This combination of a put and a call contract is called a Strangle. Because we aimed for small premiums, our contracts start out of the money, meaning that the underlying price is below the call strike and above the put strike. This way we will normally win the premium, or most of it, when the SPY price does not move too far away until expiration. Otherwise, we'll lose. If the price moves a lot, we'll lose a lot.

Mind the MarginCost calculation. It is needed for a realictic backtest, since margin determines the required capital. Brokers use a different margin formula for any options combination, so it should be calculated in the script. Here we assume that the margin of a sold strangle is the premium (which is automatically added) plus 15% of the underlying price minus the minimum of the two strike differences. We multiply that with 0.5 because MarginCost is per stock, but the used margin formula is for the whole strangle. For this formula to work, the historical prices that we're using (priceClose) must be not adjusted for splits and dividends. That's the case for the SPY history from the download page.

The result

We can see that the strategy achieves not spectacular, but relatively constant annual returns in the 20% area. 84% of all trades are won - that's the statistical seller advantage of options trading. The result is based on artificial options data, but real historical data - available from data vendors at some hundred dollars for daily SPY contracts - produces a similar result.

It is not advisable to trade this system unchanged, because it has no mechanism for limiting losses. We can see the dips in the equity curve whenever the S&P500 strongly rises or falls. We could place a stop loss just like for a normal trading system. The contracts are then automatically bought back when the underlying price moves dangerously far. A better solution is buying 'insurance' in the form of two additional contracts with more distant strikes. This long/short combination of 4 contracts reduces the profit a bit, but also restricts losses to a limit that can be determined with the strike prices. A script for displaying the risk and profit curves of arbitrary option combinations can be found on Financial Hacker.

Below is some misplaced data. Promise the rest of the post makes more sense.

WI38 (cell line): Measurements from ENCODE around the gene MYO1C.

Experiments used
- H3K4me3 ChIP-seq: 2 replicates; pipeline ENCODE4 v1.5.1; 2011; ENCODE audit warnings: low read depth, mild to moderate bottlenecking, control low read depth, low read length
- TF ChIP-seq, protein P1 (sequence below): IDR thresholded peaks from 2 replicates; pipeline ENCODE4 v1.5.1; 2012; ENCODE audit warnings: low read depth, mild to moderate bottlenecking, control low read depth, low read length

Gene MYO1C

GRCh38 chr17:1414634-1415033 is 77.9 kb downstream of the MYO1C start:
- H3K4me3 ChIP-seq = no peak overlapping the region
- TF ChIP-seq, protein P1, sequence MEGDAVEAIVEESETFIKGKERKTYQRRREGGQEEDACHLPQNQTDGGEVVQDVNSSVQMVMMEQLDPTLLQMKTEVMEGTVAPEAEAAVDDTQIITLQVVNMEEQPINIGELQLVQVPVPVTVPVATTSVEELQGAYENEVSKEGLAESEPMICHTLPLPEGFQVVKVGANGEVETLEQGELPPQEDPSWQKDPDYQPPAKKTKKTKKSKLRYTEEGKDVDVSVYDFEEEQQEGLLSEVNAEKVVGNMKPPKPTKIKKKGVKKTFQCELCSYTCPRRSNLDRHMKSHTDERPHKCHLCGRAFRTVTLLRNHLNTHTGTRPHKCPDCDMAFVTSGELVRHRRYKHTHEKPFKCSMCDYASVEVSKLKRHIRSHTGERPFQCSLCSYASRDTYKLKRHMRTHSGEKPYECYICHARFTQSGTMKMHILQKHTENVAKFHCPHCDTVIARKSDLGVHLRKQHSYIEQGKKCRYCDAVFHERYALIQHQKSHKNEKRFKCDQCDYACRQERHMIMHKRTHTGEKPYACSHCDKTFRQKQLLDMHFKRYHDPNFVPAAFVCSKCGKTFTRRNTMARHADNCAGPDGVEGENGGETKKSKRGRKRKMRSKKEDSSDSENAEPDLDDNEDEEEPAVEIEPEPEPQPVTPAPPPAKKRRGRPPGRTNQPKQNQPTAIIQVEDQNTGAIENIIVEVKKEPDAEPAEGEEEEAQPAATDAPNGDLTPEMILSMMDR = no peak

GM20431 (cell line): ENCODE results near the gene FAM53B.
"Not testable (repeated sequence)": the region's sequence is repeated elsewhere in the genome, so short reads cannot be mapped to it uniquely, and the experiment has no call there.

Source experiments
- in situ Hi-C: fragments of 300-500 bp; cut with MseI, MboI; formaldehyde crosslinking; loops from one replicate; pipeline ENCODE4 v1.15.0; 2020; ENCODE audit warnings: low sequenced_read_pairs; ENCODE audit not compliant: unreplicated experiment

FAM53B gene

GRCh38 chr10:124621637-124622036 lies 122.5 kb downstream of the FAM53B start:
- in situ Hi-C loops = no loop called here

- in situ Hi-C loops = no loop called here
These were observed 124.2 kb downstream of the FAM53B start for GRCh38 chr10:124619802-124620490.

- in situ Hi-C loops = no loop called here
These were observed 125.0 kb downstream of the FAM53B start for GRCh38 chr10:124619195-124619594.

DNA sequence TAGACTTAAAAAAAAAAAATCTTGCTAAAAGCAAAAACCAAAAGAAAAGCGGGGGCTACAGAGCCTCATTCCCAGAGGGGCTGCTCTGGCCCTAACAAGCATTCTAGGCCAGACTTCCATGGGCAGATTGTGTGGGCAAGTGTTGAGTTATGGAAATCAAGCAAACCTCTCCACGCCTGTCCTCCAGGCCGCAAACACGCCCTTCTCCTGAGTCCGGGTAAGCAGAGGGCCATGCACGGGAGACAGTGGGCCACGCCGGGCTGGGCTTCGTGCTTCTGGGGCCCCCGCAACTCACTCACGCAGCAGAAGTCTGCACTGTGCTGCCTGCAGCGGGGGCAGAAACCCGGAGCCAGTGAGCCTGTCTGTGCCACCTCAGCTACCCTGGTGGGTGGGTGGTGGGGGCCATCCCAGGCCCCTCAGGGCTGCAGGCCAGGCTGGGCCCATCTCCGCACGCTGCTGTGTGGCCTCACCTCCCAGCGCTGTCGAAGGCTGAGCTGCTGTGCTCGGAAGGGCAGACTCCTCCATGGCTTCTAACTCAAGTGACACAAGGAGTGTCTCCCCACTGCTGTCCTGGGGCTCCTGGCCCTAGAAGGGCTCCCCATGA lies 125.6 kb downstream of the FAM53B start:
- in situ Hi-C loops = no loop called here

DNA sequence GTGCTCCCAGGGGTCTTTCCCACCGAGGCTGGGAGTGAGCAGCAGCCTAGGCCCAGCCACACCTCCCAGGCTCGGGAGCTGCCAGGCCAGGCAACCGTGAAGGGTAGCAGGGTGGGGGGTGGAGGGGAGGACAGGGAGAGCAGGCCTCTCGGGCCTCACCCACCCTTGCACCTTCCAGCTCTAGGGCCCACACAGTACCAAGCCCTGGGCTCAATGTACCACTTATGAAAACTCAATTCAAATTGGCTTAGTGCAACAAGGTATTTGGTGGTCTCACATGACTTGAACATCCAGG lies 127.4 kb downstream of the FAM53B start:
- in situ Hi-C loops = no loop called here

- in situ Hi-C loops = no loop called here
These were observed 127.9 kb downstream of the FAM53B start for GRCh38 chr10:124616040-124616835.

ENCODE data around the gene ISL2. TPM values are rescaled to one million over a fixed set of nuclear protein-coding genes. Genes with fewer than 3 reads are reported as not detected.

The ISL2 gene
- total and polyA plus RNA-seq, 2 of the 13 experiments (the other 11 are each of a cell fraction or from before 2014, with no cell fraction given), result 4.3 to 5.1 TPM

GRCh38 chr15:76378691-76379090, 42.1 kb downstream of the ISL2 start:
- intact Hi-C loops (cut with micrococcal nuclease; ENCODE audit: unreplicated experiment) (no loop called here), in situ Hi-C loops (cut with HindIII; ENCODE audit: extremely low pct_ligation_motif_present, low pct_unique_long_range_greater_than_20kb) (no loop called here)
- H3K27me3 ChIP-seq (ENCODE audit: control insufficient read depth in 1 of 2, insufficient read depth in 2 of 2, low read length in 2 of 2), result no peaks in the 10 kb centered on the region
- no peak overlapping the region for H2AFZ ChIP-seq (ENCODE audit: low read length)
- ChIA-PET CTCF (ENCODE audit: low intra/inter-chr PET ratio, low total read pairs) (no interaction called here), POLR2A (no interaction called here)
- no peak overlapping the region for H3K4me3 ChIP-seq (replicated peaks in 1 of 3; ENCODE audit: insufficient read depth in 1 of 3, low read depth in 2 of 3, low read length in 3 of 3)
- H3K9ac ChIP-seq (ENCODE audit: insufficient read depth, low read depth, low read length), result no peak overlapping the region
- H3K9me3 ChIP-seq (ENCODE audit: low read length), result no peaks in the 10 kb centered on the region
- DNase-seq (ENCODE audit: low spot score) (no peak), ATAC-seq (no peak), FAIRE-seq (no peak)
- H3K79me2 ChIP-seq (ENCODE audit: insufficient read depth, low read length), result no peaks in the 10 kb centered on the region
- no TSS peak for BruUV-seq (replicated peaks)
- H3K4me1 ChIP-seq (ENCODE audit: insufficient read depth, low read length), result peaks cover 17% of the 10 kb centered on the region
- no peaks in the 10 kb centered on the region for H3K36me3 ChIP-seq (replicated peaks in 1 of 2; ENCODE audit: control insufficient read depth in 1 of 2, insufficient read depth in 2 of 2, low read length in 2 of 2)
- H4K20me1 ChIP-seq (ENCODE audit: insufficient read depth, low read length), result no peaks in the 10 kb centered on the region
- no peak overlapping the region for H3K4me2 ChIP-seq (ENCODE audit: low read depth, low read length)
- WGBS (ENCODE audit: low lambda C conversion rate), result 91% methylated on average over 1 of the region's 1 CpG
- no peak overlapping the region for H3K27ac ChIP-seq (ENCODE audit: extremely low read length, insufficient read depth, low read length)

We're now at the end of the strategy coding course. For writing your own systems, it can save you a lot of time when you flip through this manual and make yourself familiar with Zorro's math and statistics functions. Often-used code snippets for your own scripts and strategies can be found on the Tips & tricks page. Writing good code and fixing bugs is described under Troubleshooting. If you worked with a different trade platform before, read the Conversion page about how to convert your old scripts or EAs to C. For serious strategy development, some knowledge of the leading data analysis software R can be of advantage - check out the R lectures.

What have we learned in this workshop?

Further reading: ►contract, combo